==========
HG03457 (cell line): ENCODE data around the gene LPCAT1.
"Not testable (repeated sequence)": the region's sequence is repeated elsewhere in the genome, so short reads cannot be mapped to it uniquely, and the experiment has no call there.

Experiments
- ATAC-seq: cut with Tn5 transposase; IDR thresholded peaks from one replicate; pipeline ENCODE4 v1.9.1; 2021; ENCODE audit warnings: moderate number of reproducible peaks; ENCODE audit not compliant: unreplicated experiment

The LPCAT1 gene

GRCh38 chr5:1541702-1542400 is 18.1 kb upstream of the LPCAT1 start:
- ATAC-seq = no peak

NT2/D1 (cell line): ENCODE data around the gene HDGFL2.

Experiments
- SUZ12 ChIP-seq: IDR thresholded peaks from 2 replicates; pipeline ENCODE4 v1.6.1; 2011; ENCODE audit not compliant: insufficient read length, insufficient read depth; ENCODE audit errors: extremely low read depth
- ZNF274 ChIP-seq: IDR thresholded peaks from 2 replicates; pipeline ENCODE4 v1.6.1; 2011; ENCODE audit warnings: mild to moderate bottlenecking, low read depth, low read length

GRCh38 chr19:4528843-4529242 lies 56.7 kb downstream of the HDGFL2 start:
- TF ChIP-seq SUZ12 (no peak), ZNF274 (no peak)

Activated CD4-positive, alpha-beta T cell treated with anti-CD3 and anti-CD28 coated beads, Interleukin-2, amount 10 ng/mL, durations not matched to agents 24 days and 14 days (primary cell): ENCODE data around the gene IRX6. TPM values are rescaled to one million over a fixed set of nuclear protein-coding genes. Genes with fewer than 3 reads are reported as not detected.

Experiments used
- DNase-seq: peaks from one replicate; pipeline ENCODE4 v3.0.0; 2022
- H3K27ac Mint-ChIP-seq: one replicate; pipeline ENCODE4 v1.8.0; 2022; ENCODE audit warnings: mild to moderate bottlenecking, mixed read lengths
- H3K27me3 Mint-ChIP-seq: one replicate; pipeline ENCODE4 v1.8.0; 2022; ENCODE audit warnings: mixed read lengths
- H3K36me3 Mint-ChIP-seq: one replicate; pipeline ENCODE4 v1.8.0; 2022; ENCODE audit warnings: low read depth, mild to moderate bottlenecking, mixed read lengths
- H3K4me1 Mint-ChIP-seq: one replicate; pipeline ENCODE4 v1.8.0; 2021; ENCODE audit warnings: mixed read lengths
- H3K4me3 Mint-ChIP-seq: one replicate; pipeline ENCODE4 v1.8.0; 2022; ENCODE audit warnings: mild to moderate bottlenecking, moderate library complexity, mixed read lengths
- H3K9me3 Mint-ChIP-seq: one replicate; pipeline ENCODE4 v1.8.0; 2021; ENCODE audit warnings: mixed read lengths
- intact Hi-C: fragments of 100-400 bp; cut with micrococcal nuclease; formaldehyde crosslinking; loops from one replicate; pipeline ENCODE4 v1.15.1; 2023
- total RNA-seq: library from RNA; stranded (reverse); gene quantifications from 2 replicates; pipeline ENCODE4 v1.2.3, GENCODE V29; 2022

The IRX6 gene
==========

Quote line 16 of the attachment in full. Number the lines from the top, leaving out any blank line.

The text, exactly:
- DNase-seq: peaks from one replicate; pipeline ENCODE4 v3.0.0; 2022